Geothermal Energy Essay Research Paper GEOTHERMAL ENERGY

Geothermal Energy Essay, Research Paper GEOTHERMAL ENERGY By Sean Griffiths Physics 200 The human population is currently using up its fossil fuel supplies at staggering rates. Before long we will be forced to turn somewhere else for energy. There are many possibilities such as hydroelectric energy, nuclear energy, wind energy, solar energy and geothermal energy to name a few.

Geothermal Energy Essay, Research Paper


By Sean Griffiths

Physics 200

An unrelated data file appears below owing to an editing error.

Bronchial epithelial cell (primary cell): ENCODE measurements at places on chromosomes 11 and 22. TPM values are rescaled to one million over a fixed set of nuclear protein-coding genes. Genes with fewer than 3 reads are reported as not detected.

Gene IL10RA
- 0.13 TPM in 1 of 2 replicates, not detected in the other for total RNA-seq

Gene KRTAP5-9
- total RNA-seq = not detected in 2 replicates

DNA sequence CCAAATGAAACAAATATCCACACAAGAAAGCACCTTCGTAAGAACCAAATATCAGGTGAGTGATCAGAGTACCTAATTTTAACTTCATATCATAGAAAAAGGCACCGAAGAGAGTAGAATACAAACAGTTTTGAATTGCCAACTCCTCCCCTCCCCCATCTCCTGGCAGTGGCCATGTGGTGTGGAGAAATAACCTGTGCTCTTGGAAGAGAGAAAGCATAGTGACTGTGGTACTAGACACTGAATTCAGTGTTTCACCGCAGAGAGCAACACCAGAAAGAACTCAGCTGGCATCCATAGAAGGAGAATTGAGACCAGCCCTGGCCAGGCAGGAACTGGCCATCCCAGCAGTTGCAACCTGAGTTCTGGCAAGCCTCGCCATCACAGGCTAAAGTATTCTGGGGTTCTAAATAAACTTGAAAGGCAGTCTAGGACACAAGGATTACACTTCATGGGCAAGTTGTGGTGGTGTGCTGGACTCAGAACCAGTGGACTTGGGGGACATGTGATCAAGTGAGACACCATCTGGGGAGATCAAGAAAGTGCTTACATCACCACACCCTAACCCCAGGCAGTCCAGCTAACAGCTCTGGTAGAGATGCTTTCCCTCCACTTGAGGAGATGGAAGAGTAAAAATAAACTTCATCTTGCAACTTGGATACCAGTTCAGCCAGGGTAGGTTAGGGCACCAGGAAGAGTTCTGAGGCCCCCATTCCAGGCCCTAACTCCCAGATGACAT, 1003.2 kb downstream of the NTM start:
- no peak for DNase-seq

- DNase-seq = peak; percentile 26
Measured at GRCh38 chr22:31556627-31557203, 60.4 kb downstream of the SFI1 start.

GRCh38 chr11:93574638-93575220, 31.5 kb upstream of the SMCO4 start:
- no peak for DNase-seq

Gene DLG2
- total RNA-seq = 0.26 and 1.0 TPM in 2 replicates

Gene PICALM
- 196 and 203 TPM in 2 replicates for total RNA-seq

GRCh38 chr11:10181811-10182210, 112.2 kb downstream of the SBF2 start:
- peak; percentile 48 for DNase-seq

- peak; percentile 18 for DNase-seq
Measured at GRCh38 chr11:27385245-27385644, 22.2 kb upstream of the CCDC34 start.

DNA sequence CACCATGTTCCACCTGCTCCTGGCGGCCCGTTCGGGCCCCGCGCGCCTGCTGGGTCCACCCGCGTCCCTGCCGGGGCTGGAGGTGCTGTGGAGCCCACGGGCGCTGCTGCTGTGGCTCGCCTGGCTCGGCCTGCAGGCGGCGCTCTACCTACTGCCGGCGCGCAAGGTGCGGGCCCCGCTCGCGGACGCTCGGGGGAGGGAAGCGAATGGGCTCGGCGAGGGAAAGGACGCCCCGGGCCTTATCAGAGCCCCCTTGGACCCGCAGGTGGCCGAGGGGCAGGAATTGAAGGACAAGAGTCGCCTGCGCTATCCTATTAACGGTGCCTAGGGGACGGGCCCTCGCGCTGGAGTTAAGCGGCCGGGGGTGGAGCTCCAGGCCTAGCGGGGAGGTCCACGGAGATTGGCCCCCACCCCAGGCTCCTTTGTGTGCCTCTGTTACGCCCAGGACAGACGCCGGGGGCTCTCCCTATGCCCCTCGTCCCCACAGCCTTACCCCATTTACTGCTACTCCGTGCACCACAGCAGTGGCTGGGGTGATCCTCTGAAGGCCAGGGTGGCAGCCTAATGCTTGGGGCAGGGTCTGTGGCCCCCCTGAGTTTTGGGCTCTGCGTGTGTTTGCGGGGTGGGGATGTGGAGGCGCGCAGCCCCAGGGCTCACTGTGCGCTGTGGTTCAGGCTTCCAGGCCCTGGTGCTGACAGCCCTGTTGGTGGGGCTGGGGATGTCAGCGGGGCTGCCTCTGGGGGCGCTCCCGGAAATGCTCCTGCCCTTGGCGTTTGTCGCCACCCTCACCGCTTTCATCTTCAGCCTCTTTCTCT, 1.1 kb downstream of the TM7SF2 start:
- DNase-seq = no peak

The human population is currently using up its fossil fuel supplies at staggering rates. Before long we will be forced to turn somewhere else for energy. There are many possibilities such as hydroelectric energy, nuclear energy, wind energy, solar energy and geothermal energy to name a few. Each one of these choices has its pros and cons. Hydroelectric power tends to upset the ecosystems in rivers and lakes. It affects the fish and wild life population. Nuclear energy is a very controversial subject. Although it produces high quantities of power with relative efficiency, it is very hard to dispose of the waste. While wind and solar power have no waste products, they require enormous amounts of land to produce any large amounts of energy. I believe that geothermal energy may be an alternative source of energy in the future. There are many things that we must take into consideration before geothermal energy can be a possibility for a human resource. I will be discussing some of these issues, questions, and problems. In the beginning when the solar system was young, the earth was still forming, things were very different. A great mass of elements swirled around a dense core in the middle. As time went on the accumulation elements with similar physical properties into hot bodies caused a slow formation of a crystalline barrier around the denser core. Hot bodies consisting of iron were attracted to the core with greater force because they were more dense. These hot bodies sunk into and became part of the constantly growing core. Less dense elements were pushed towards the surface and began to form the crust. The early crust or crystalline barrier consisted of ultra basic, basic, calc-alkaline, and granite. The early crust was very thin because the core was extremely hot. It is estimated that the mantel e 200 to 300 degrees Celsius warmer than it is today. As the core cooled through volcanism the crust became thicker and cooler. The earth is made up of four basic layers, the inner solid core, the outer liquid core, the mantel and the lithosphere and crust. The density of the layers gets greater the closer to the center of the earth that one gets. The inner core is approximately 16% of the planet’s volume. It is made up of iron and nickel compounds. Nobody knows for sure but the outer core is thought to consist of sulfur, iron, phosphorus, carbon and nitrogen, and silicon. The mantel is said to be made of metasilicate and perovskite. The continental crust consists of igneous and sedimentary rocks. The oceanic crust consists of the same with a substantial layer of sediments above the rock. The crust covers the outer ridged layer of the earth called the lithosphere. The lithosphere is divided into seven main continental plates. These continental plates are constantly moving on a viscous base. The viscosity of this base is a function of the temperature. The study of shifting continental plates is called Plate Tectonics. Plate Tectonics allows scientists to locate regions of geothermal heat emission. Shifting continental plates cause weak spots or gaps between plates where geothermal heat is more likely to seep through the crust. These gaps are called Subduction Zones. Heat emission from subduction zones can take many forms, such as volcanoes, geysers and hot springs. When lateral plate movement induced gaps occur between plates, collisions occur between other plates. This results in partial plate destruction. This causes mass amounts of heat to be produced due to frictional forces and the rise of magma from the mantle through propagating lithosphere fractures and thermal plumes sometimes resulting in volcanism. During plate movement, continental plates are constantly being consumed and produced changing plate boundaries. When collisions between plates occur, the crust is pushed up sometimes forming ranges of mountains. This is the way that most Midoceanic ranges were formed. Continental plates sometimes move at rates of several centimeters per year. Currently the Atlantic ocean is growing and the Pacific ocean is shrinking due to continental plate movement. In Rome people first used geothermal resources to heat public bath houses that were used for bathing or balneology. The mineral water was thought to be therapeutic. The minerals in the water have been used since the beginning of time. Through out the years geothermal heated water or steam has been used in many different systems from heating houses and baths to being a source of boric acids and salts. Today geothermal fluids provide energy for electricity production and mechanical work. Boric acid is still extracted and sold. Other byproducts of geothermal heated liquid are carbon dioxide, potassium salts, and silica. The first 250 kilowatt geothermal power plant began operation in 1913 in Italy. By 1923 the United States had drilled its first geothermal wells in California. In 1925 Japan built a 1 kilowatt experimental power plant. The first power plants constructed in Italy were destroyed in WWII, then rebuilt bigger and more efficient. Mexico built a 3.5 megawatt unit in 1959. In the United States an 11 megawatt system at the geysers in California was constructed in 1960. Japan then installed a 22 megawatt plant in 1966. Geothermal energy has been used for things other than energy production, such as geothermal space-heating systems, horticulture, aquaculture, animal husbandry, soil heating and the first industrial operation of paper mills in New Zealand. Large scale geothermal space-heating systems were constructed in Iceland in 1930. The word “geothermal,” refers to the thermal energy of the planetary interior and it is usually associated with the concept of systems in which there is a large reservoir of heat to comprise energy sources. Geothermal systems are classified and defined depending on their geological, hydrogelogical and heat transfer characteristics. Most geothermal heat is trapped or stored in rocks. A liquid or gas is usually required to transfer the heat from the rocks. Heat is transferred in three different ways, convection, conduction, and radiation. Conduction is the transfer of energy from one substance to another, through a body that may be solid. Convection is the transfer of energy from one substance to another through a working moving medium, such as water. The medium usually transfers the energy in an upward direction. Radiation is the transfer of energy out of a substance through the excitement of gas molecules surrounding a substance. Radiation is dependent upon two things the object emitting the heat and the surrounding’s ability to absorb heat. Convective geothermal systems are characterized by the natural circulation of a working fluid or water. The heated water tends to rise and the cool to sink continually circulating water throughout the ground. The majority of the heat transfer is done through convection and conduction, radiation hardly ever effects heat flow. When geothermal heated water collects into a reservoir one form of a geothermal resource is created. One can approximate the amount of thermal energy present in a geothermal resource by comparing the average heat content of the surface rocks with the enthalpy of saturated steam. Enthalpy is energy in the form of heat released during a specific reaction or the energy contained in a system with certain volume under certain pressure. It is generally accepted that below a depth of ten meters, the temperature of the ground increases one degree Celsius for every thirty or forty meters. At a depth of ten meters annual temperature changes no longer affect the temperature or the earth. The most common geothermal resources used for the production of human consumed energy are hydrothermal. Hydrothermal systems are characterized by high permeability by liquids. There are two basic types of hydrothermal systems, vapor and liquid dominated systems. In a liquid based system, pumps must be placed very deep in the well where only the liquid phase is present. By keeping the liquid under pressure it is possible to keep the liquid at a much higher temperature than the liquid s normal boiling point. If the liquid is not kept under pressure, it will flash. Flashing is the process of vaporization. It requires 540 calories per gram of heat to vaporize water. The super heated pressurized water is pumped up a long shaft into the plant. When it reaches the plant, controlled amounts of the pressurized water is allowed to flash or vaporize. The rapidly expanding gas pushes or turns the turbine. A power plant may have numerous flash cycles and turbines. The more flash cycles the higher the efficiency of the power plant. Once the heated liquid has been used to the point where it has cooled to an unusable temperature it is reinjected into the ground in hopes that it will replenish the geothermal well. Vapor systems work in much of the same way. The super heated gas flows through surface reboilers that remove all of the non-condensable gases from the mixture of gases. The gas is pumped into pressurization tanks where extreme pressure causes the gas to condense. The super heated liquid is then allowed to flash. The rapidly expanding gas turns the turbine. Specific examples and sites of electrical energy production will be discussed later. Conductive geothermal systems consist of heat being transferred through rocks and eventually being transmitted to the surface. The amount of heat transferred in a conductive geothermal is considerably less than the heat transferred in a convective system. Conductive geothermal systems lack the water to efficiently transfer the heat, so water must be artificially injected around the hot rocks. The heated water is then pumped from the underground reservoir to the surface. This system is not as effective as others because the temperature that the heated water reaches is not very great. Geopressured geothermal systems are similar to hydrothermal systems. The only difference is the pressure of the high temperature reservoir. Geopressured geothermal systems may be associated with geysers. Some geopressured geothermal systems reach pressures of fifty to one hundred megapascals (MPa) at depths of several thousand meters. These systems provide energy in the form of heat and water pressure making them more powerful and useful. Currently most electricity producing geopressured geothermal systems are only experimental. There are many factors in this type of system that are very hard to predict such as the reservoirs potential energy. It is very hard to predict the force at which the water will be projected from the well since the pressure of the high temperature is constantly changing. The salinity of the liquid projected is also very high. In some instances the liquid consists of twenty to two hundred grams of impurities per liter. Today with the depletion of many other natural resources using geothermal resources in more important than ever. Hot springs are natural devices that bring geothermal heated water to the surface of the earth. This processes is very efficient, little heat is lost during the transportation of the water to the surface. The heat is brought to the surface via water circulation in either the liquid or gaseous form. Geothermal hot springs are a good source of energy because it is probable that they will never be exhausted as long as water is not pumped from the spring faster than it naturally replenishes itself. A simplified version of a vapor run geothermal electric plant might operate under the following conditions. Holes are drilled deep into the ground and fitted with pipes that resist corrosion. When the hole is first opened, steam escapes into the atmosphere. Once the pipes are inserted into the holes the steam expansion becomes adiabatic. An adiabatic system is a system in which there is little or no heat loss. Next the pipe is connected to the central power station. No condensation takes place because the steam is superheated. Many drill holes are connected to the central power station which results in mass quantities of superheated water vapor pushing the turbine. The more drill holes that are connected to the power station the greater the pressure of the gas flowing through the turbine. The greater the pressure of the gas the faster the turbine turns and the more electricity produced. In some power plants the water vapor itself is not used to turn the turbines but only to heat another purer substance. This method is less efficient but does not corrode the machinery. Most superheated gas from geothermal resources is not pure water but a mixture of gases. Some of these gases can be extremely corrosive so using purer non-corrosive materials has its advantages. Some common gases used are ethyl chloride, butane, propane, freon, ammonia. The efficiency of these generators is limited by the second law of thermodynamics. The second law of thermodynamics states that a thermal engine will do work when heat entering the engine from a high temperature reservoir is at a different temperature than the exhaust reservoir. The thermal engine must take heat from the high temperature reservoir convert some of that heat to work and exhaust the remaining heat into a low temperature reservoir. The difference between the heat put into the engine and the heat deposited as waste energy is transformed by the engine into mechanical work. The maximum possible efficiency of a heat engine is called its Carnot efficiency. Carnot efficiency is never reached and the actual efficiency is always lower than the Carnot efficiency. The greater the difference in temperature between the superheated gas and the low temperature exhaust reservoir the higher the efficiency of the power plant. The average actual efficiency for a geothermal power plant ranges from the single digits to about twenty percent. The average actual efficiency for a fossil fuel burning electrical power plant is approximately thirty percent. While other methods of electricity production may have slightly better efficiency than a geothermal power plant, the less destructive environmental impacts of geothermal power plants offset the importance of the a higher efficiency. Direct use of geothermal heat for heating purposes can result in actual efficiencies of up to ninety percent. Fossil fuel powered heat systems can generally only reach actual efficiencies of seventy to eighty percent. As well as being used for electricity, geothermal energy is currently being used for space heating. Geothermal heated fluid used for space heating is widespread in Iceland, Japan, New Zealand, Hungary and the United States. In a geothermal space heating system, electrically powered pumps push heated fluid through pipes that circulate the fluid through out the structure. Geothermal heated fluid is also being used to heat greenhouses, livestock barns, fish farm ponds. Some industries use geothermal energy for distillation and dehydration. Although there are many pluses to using geothermal energy there are also some problems. It was generally assumed that geothermal resources were infinite or they could never be completely depleted. In reality the exact opposite is true. As water or steam is pumped out of the well the pressure may decrease or the well may go dry. Although the pressure and fluid will eventually return it may not do so fast enough to be useful. Drilling geothermal wells is very expensive. It is generally figured that a geothermal well should last 30 years in order to pay for itself. Another factor to take into consideration is the disposal of the waste water. Some geothermal fluid consists of several toxic materials such as arsenic, salt, dissolved silica particles. These materials can pollute drinking water and lakes. When the waste water is reinjected back into the earth the previously dissolved silica particles precipitate out of the liquid and can block up the pores in the reinjection well. The cool water can also create new passages through the rocks and create unstable ground above. There are three main problems that can plague a power plant when it is operated using geothermal energy, silting, scaling and corrosion. Scaling is caused by silting or when suspended particles build up on the insides of the pipes. Scaling is directly related to the pH of the liquid. In some cases chemicals or other additives such as HCl have been added to the liquid to try to neutralize the liquid. Silting is when the particles that were dissolved in the hot fluid precipitate out when the fluid cools. This generally occurs in the pipes and can cause considerable damage to the pipes if significant pressure builds. This problem can be solved by using simple filters that are periodically changed in the pipes. Corrosion occurs because of acidic substances incorporated in the geothermal fluid. Usually geothermal fluid contains some boric acid. Using pipes that are not affected by these liquid generally takes care of corrosion. Unfortunately most metals that are non-corrosive are very expensive. Most types of wildlife can not live in or consume saline water. If the cooled fluid containing dissolved toxins and salt contaminates lakes or streams the environmental effects can be disastrous. Air pollution from geothermal resources is also significant. The most common type of air pollution is the release of hydrogen sulfate gas into the air. At the geysers in California an estimated 50 tons per day of hydrogen sulfite is released into the atmosphere. Iron catalysts have been added to try to offset the effects of pollution but have failed because moisture and carbon dioxide reduce the efficiently of the catalysts so much that it is not effective. Noise pollution is another consideration that must be taken into account. When the steam and water escape from the system it makes a relatively loud noise. If the wells are located near any residential areas it can raise problems and discontentment within the community. Some geothermal power plants have installed cylindrical towers where the water vapor and water is swirled around. The friction created by the movement of the gas or fluid decreases the overall kinetic energy of the gas or fluid causing the internal energy to decrease. When the internal energy is decreased the noise of gas escaping is also decreased. Geothermal resources do produce pollution but the pollution would be there even if we did not exploit the resource. Other energy producing systems used today produce and emit pollution that otherwise would not be introduced into the environment. I feel that the benefits of using geothermal resources as a source of energy for electricity and mechanical work production out weigh the downfalls. The world has many different geothermal regions that are exploited for the production of electricity and other things. The United States is one of the leaders in manufacturing geothermal produced electricity. One of the most productive regions in the U.S. is the Pacific Region. Most geothermal regions contain mostly heated water. Geysers produce very large amounts of water vapor and other gases. Geysers have the potential to produce electricity relatively efficiently. In 1979 The Geyser power plants had a rating of 600 megawatts of electricity(MWe). Today they are rated for over 2000MWe. Most of the geysers are located on the side of a mountain near Big Sulfur Creek, on the California coast west of Sacramento. William Bell Elliott was the first to see this natural wonder in 1947 while surveying, exploring and looking for grizzly bears. The earth around the Geysers geothermal site consists of highly permeable fractured shale s and basalt s created during Jurassic age. The ground above the wells consists of graywake sandstone. This form of sand stone is very hard to penetrated. Scientists believe that the large geothermal reservoir was created when an earthquake caused fault and shear zones. Steam temperatures in the geothermal wells range from 260 to 290 . Pressures deep in the wells range from 450psig to 480psig (3.1MPa to 3.3) . Some wells are 3000 meters deep and produce almost 175 tonnes of steam per hour. It is thought that the center of the magma or the heat source at The Geysers geothermal site lies under Mt. Hannah. Geologists are led to believe that there is a large mass of magma cooling under the geysers and power plants that is the source of all the heat. This assumption is proven when seismic waves caused by earth quakes are slowed when they pass through the mountain. A fairly large fractured steam reservoir rests above the cooling molten. In 1967, the Union Oil Company in partnership with Magma Power Corporation and Thermal Power Company began producing electricity from the Geysers Geothermal region and selling it to the Pacific Gas and Electric Company. The turbines in the power plant were designed to operate under intake pressures of 80psig to 100psig. At first the plant operated at maximum efficiency but as the years went by the geothermal resource was slowly depleted. The depleted heat source did not produce the constant pressure that was required for maximum efficiency so the efficiency decreased. There are two methods of drilling wells, mud drilling and air drilling. Mud drilling tends to clog up the porous rock but it is easier on the drilling machinery. Air drilling leaves the porous rock free for water and steam flow but it is very hard on machinery due to abrasion and heating. Air drilling is therefore very expensive. Geothermal wells do not always maintain constant pressure. New wells must be drilled to continually maintain constant pressure on the turbine. The system built at The Geysers geothermal field delivers of super heated steam. The steam produced by the wells is not pure water but consists of 1% non-condensable gases along with dust particles. If not cleaned off, the dust can accumulate on the inside of the turbine blade shrouds and cause turbine failure. This problem was virtually eliminated when heavy duty blades and shrouds replaced the faulty ones. It was thought that by the time the steam made it to the turbine very little of it was still superheated, so special non-corrosive metal was not required in the construction of the upper level piping and the turbine. Normal carbon piping was used in the original construction. This proved not to be the case, after a while the pipes began to corrode. As steam condenses non-condensable gases become more of a problem. They become more concentrated, more corrosive and can form sulfuric acid. This new problem was solved by replacing the carbon steel used in the original construction with austenitic stainless steel. Electrical connections and wires were also effected by concentrations of sulfuric acid. They were replaced with aluminum and stainless steel. The steam generated from the wells and geysers has a constant enthalpy of 1200-1500 Btu per lb. The use of condensing steam turbines that exhausted waste water below atmospheric pressure increased the efficiency of the plant. There were no rivers or streams in the immediate area that were sufficiently cool enough to be used as a cooling mechanism, so cooling towers were constructed. Incorporating the cooling towers into the system allowed the waste water to be discharged at a cooler temperature f 18 therefore increasing the possible efficiency of the system. Carnot Efficiency of The Geysers Power Plant Carnot Efficiency = =18 =290 Carnot Efficiency = Carnot Efficiency = .4831 or 48% This is a relatively efficient cycle. It certainly can compete with other modern day types of electricity production. Unfortunately carnot efficiencies can never be reached. A large amount of energy is lost in the condensers and turbines. I feel that while the efficiency of this geothermal power plant might not be overwhelmingly better than other modern day methods of electricity, the lack of pollution makes up for the loss in efficiency. Even though The Geysers power plant is relatively efficient, it does not even come close to taking advantage of all the emitted heat. Only 2% of the emitted heat from the source is used to heat water for electricity production. This geothermal resource will not last for ever though. Heat Content of the Entire Geysers Geothermal Site -The Geysers geothermal site covers approximately . -Heat is only recovered from the top 2km of the earth at The Geysers site. -The average temperature in this top 2km of earth is 240 . -The average air temp at The Geysers site is 15 . -The specific heat of the permeable rock that makes up most of geothermal region is . Volume x Specific Heat x Change in Temperature = Heat Content Vol = x = SpHt= = 240 – 18 = 222 Q =( x )( )( )(222 ) Q= Joules of Heat Content in the entire Geysers geothermal region Life of The Geysers Heat Source -Power output of The Geysers plant =2000MW -Fraction of the total heat used in the production of steam = 2% -Power taken from the geothermal resource = 2,000MW/2% = 100,000 MW -Heat content of the entire Geysers geothermal region = Joules -Seconds in one year = -1 Watt = 1 Joule/sec 100000MW = J/year J/ J/year = 24.67years. According to my calculations The Geysers geothermal resource will be depleted in 24.67 years at the current rate of usage. Of course this is not taking into account the rate at which the resource is renewed from heat coming from deeper in the earth. I am assuming that the rate of depletion is so much greater than the rate of renewal that it is not significant in the calculation. The power plant at The Geysers site is run on dry superheated gases. The power plant now has 11 generators and has a rating of over 2000 MWe. The process of electrical power generation used at The Geysers power plant is relatively simple when compared to other modern day power plants. The steam that evolves from the wells flows through pipes that lead to the turbine. The pressure exerted by the superheated steam turns the turbine which produces electricity. The steam then flows into the direct-contact condensers below the turbine. Cooling water from the cooling towers is constantly circulated through the condensers. The condensed steam and cooling water is then pumped back into the cooling towers. Because the evaporation rate from the towers is slower than the rate at which water is pumped into the towers, excess amounts of water accumulate in the cooling tower. This excess water is then pumped to reinjection wells where it flows down through the soil and porous rock and is reheated by the heat source. The cycle begins all over again. See the diagram below. The costs of running this particular geothermal electrical plant are very competitive with the cost of other types of modern day plants. The operation costs for the plant at The Geysers is almost same the as the operation costs of an average fossil fuel powered plant and much less than the operating costs of a hydroelectric or nuclear plant. One of the greatest advantages of this and most geothermal systems is the relative lack of pollution. While most coal plants give off significant amounts of sulfur, somewhere around 93 tons per day for the average coal plant, geothermal plants produce no gas pollution other than the gases that would be naturally emitted from the geysers anyway. Coal plants are by far the worst polluters but other types of plants are not far behind. Average Cost of Geothermal Produced Energy per Kilowatt in the U.S. Total electricity produced in the U.S. during 1985 = 652000MW Percent of Geothermal energy contributed to total U.S. production 3% 3% x 652000MW = 19560MW Methods of geothermal energy production Capital Dollars per Kilowatt Dry Steam Flash 83% $1000/kW Binary 17% $3600kW Dry Steam Flash = 83% x 19560MW x 1000kW/MW x $1000/kW = Binary = 17% x 19560MW x 1000kW/MW x $3600/kW = Total = + total = per 19560MW /1956MW x 1MW/1000kW = $1431.5 per kW The future of geothermal energy looks very promising. There have been many technological breakthroughs that have resulted in increased efficiencies of modern day geothermal electrical plants. I feel that with the current environmental situation that the world now faces a viable method of clean up will include the use of geothermal power plants and resources. In a world that is suffocating from the chemicals, and particulates that are created in the production of electricity and other commercial industries, we have no choice but to change our ways. The earth can not support the current rates of pollution. If we do not change reduce pollution the effects that are beginning to be see now will become irreversible. Using geothermal resources for other purposes such as space heating can only help reduce pollution emission. With in the next century the world will begin to feel the energy crunch. Supplies of other natural resources such as coal, oil and other petroleum products will begin to become scarce. The world today is completely electricity dependent. Without electricity, the world as we know it would cease to exist. In the next century we must learn to be less electricity dependent or find other sources of energy.